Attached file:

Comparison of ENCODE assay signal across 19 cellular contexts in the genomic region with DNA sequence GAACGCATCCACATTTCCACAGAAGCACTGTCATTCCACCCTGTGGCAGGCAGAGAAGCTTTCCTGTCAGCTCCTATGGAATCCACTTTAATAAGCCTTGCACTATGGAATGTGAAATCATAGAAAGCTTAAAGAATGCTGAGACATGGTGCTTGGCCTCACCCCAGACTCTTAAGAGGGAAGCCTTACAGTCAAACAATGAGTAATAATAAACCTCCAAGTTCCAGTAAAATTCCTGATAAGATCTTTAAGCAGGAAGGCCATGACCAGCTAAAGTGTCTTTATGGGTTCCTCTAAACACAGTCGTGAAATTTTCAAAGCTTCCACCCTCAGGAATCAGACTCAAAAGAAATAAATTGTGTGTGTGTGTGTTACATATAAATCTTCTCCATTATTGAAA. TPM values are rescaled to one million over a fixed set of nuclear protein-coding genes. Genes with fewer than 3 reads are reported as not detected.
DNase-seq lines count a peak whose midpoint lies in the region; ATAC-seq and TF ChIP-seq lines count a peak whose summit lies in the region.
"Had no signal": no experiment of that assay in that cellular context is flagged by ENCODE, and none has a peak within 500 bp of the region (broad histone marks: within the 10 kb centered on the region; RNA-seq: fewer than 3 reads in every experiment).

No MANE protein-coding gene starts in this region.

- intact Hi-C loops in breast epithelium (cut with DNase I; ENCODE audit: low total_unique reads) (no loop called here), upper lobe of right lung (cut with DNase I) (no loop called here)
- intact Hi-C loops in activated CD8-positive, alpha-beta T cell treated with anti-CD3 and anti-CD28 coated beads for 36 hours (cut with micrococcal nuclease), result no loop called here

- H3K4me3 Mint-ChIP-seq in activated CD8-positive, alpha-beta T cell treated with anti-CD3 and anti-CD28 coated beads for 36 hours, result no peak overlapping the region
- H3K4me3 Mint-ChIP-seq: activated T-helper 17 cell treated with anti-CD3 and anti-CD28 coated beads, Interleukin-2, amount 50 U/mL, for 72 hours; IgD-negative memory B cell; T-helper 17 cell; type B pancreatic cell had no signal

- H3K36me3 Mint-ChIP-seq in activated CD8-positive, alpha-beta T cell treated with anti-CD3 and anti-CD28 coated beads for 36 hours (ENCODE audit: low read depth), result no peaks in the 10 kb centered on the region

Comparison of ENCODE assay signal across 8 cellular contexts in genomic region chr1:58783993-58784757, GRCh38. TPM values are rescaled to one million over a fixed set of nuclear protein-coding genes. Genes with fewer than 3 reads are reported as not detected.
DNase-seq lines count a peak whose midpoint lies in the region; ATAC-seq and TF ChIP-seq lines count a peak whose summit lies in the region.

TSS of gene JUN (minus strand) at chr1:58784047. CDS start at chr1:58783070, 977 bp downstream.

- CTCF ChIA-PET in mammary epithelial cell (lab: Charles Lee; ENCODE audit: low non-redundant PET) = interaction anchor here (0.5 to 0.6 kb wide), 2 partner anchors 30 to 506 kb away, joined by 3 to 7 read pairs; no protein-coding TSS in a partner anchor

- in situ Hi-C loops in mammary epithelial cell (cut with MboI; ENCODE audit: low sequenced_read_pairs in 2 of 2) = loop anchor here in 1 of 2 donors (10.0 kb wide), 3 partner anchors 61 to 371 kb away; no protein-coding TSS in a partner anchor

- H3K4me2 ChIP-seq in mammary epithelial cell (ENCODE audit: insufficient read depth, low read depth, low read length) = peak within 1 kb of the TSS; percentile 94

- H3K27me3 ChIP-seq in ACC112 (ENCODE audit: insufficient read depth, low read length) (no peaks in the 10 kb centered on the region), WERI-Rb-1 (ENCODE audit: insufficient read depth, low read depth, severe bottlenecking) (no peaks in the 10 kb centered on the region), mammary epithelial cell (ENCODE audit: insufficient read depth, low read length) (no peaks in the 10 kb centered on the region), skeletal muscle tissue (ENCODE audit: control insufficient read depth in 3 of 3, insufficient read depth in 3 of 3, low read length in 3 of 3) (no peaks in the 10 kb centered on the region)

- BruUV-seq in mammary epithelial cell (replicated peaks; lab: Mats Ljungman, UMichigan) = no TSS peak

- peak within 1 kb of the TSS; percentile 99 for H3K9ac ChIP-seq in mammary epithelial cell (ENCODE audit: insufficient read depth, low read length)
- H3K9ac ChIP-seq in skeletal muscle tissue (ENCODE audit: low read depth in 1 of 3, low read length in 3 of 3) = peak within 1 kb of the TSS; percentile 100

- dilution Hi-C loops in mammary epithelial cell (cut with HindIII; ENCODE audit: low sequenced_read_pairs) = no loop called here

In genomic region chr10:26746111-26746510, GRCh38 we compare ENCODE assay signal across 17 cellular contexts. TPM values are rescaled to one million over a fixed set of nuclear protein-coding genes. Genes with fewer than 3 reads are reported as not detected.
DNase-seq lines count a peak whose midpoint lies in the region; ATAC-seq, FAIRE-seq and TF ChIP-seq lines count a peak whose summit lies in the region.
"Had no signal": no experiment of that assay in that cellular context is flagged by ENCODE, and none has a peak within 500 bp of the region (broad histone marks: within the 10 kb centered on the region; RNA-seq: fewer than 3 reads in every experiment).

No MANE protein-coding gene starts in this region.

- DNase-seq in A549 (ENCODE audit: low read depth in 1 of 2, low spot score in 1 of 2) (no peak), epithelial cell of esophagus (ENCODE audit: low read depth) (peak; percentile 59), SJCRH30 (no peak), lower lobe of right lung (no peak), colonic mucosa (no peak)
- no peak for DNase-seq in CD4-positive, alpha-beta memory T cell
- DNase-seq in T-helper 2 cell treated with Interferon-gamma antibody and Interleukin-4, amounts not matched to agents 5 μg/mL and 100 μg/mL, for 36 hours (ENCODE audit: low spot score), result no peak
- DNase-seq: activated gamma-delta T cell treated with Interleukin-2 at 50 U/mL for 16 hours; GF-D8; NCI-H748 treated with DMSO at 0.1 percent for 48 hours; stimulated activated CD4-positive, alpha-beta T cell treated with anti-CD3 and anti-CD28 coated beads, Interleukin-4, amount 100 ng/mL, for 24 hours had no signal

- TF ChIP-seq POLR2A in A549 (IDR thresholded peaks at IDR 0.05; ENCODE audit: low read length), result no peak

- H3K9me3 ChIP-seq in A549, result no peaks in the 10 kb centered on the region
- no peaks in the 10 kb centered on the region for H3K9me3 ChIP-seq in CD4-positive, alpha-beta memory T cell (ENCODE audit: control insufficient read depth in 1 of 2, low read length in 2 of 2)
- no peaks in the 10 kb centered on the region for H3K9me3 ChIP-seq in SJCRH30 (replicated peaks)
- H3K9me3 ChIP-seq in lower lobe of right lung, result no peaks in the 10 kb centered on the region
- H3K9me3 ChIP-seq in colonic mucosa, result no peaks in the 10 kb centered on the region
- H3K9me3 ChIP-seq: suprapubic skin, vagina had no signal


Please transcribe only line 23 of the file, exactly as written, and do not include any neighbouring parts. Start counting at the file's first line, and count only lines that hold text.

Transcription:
"Had no signal": no experiment of that assay in that cellular context is flagged by ENCODE, and none has a peak within 500 bp of the region (broad histone marks: within the 10 kb centered on the region; RNA-seq: fewer than 3 reads in every experiment).